shaaknaa:


emi–rose:


osberend:

iopele:

suspendnodisbelief:

naamahdarling:

optimysticals:

youwantmuchmore:

thebestoftumbling:



golden eagle having a relaxing time



This is the world’s largest flying Engine of Murder marveling at the fact that it can actually have its tummy rubbed.

I feel like this is the next step up on “loose your fingers” roulette from petting a kittie’s tummy, but just below belly rubs for say a lion.

Can someone who knows birds better than I do tell me whether this eagle is as happy as it looks?  Because I want it to be happy.  It looks so happy.  Bewildered by having a friend, but so happy.

Just popping on this thread to confirm: yes, the eagle is happy about the belly rubs. Golden eagles make this sound when receiving allopreening and similar affectionate and soothing treatment from their parents and mates. It’s the “I am safe and well fed, and somebody familiar is taking good care of me” sound. Angry raptors and wounded raptors make some pretty dramatic hisses and shrieks; frightened raptors go dead silent and try to hide if they can, or fluff up big and get loud and in-your-face if hiding isn’t an option. They can easily sever a finger or break the bones of a human hand or wrist, and even with a very thick leather falconer’s gauntlet, I’ve known falconers to leave a mews (hawk house) with graphic punctures THROUGH the gauntlet into the meat of their hands and arms, just from buteos and kestrels way smaller than this eagle. A pissed off hawk will make damn sure you don’t try twice whatever you pulled that pissed her off, even if she’s been human-imprinted.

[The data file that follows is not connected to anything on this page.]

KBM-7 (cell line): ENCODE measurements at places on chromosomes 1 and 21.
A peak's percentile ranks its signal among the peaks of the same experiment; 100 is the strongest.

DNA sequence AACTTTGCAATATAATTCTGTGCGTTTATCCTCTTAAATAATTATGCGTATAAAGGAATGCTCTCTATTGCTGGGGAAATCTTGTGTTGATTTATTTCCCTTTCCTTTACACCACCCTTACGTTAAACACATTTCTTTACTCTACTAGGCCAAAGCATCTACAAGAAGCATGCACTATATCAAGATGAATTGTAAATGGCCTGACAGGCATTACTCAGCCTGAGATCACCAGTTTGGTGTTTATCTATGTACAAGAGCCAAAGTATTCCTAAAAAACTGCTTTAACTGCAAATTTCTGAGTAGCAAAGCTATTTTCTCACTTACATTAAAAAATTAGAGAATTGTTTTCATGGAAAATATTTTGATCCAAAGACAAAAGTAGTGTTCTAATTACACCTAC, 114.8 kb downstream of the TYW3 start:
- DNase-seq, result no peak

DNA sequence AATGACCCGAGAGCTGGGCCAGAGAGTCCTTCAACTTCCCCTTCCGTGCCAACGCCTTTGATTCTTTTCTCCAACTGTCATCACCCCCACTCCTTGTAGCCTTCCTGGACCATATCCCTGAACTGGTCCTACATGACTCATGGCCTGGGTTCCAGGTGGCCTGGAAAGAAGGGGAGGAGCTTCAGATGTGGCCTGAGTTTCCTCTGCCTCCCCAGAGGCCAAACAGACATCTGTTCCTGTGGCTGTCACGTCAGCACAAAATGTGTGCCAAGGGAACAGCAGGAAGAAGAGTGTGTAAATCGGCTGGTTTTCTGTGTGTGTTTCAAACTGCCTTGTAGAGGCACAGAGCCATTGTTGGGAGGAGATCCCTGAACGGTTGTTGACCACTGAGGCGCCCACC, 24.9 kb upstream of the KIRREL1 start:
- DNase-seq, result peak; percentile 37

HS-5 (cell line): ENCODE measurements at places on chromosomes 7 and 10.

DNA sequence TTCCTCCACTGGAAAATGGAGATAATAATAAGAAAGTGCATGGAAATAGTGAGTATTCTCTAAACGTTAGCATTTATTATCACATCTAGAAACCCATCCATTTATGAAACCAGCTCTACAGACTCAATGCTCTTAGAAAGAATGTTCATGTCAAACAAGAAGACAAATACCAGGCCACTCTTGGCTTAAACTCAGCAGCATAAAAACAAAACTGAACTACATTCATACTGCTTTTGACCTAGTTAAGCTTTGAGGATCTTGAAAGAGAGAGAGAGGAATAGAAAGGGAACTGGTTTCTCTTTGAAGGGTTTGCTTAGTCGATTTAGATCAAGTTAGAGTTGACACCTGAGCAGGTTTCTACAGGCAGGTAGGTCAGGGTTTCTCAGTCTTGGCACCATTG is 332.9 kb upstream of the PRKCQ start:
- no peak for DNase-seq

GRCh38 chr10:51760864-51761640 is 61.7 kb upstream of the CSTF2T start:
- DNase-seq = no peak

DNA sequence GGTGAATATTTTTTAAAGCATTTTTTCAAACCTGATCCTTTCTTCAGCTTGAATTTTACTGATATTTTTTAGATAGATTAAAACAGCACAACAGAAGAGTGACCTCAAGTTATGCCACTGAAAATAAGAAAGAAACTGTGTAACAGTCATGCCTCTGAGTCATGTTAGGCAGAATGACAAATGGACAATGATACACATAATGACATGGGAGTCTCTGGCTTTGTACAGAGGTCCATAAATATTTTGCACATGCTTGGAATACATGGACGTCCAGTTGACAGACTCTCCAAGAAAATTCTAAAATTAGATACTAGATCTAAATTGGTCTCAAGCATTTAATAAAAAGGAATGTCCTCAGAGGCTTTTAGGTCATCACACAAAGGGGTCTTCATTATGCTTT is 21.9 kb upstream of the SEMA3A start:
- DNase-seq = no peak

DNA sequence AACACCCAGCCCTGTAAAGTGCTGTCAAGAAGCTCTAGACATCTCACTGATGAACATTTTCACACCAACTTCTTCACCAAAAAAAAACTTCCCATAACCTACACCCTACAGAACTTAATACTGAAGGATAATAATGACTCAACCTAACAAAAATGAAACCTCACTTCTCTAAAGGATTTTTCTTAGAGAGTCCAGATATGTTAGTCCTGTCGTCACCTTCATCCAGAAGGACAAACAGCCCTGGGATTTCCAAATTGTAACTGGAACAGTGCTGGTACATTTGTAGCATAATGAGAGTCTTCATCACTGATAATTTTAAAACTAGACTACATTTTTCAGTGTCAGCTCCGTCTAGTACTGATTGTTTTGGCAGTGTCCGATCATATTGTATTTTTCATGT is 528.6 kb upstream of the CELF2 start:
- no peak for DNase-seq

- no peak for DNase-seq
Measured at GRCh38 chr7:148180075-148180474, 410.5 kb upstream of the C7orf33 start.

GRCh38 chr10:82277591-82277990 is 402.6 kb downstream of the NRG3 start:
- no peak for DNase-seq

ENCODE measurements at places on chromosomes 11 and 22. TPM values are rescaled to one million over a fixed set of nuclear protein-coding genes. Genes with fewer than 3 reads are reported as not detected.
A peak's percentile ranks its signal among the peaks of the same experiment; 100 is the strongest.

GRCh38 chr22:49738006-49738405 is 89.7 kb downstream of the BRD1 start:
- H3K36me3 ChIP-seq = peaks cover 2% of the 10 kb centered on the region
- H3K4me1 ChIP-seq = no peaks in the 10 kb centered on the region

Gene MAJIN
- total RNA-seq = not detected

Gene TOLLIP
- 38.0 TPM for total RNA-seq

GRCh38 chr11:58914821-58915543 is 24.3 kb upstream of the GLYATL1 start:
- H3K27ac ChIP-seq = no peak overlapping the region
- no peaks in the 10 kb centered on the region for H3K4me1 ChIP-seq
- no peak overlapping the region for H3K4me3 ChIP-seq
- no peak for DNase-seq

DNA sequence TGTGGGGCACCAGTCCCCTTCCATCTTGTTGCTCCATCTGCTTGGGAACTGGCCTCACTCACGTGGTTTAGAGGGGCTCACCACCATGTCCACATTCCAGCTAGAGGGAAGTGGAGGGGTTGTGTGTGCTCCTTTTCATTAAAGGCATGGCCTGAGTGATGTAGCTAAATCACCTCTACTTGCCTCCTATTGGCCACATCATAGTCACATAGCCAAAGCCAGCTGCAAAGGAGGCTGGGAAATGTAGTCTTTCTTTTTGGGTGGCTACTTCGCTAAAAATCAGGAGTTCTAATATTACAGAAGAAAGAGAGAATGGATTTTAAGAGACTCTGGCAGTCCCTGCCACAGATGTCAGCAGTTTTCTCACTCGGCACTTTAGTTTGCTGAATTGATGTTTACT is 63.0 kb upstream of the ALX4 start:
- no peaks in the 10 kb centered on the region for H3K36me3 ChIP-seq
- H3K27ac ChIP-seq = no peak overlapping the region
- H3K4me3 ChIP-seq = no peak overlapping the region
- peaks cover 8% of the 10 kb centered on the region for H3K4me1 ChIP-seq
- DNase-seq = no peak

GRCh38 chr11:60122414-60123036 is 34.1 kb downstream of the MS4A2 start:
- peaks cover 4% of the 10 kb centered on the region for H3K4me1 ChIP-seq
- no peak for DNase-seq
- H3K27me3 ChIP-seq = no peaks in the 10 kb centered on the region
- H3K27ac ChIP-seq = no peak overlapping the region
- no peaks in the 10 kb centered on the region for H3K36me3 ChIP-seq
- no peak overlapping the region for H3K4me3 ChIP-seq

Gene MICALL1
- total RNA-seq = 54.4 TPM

If you’re ever unsure about an animal’s level of okayness with something that’s happening, there are three spot-check questions you can ask, to common-sense your way through it:
1. Is the animal capable of defending itself or making a threatening or fearful display, or otherwise giving protest, and if so, is it using this ability? (e.g. dog snarling or biting, swan hissing, horse kicking or biting) 2. Does the animal experience an incentive-based relationship with the human? (i.e. does the animal have a reason, in the animal’s frame of reference, for being near this human? e.g. dog sharing companionship / food / shelter, hawk receiving good quality abundant food and shelter and medical care from a falconer)
3. Is the animal a domesticated species, with at least a full century of consistent species cohabitation with humans? (Domesticated animals frequently are conditioned from birth or by selective breeding to be unbothered by human actions that upset their feral nearest relatives.)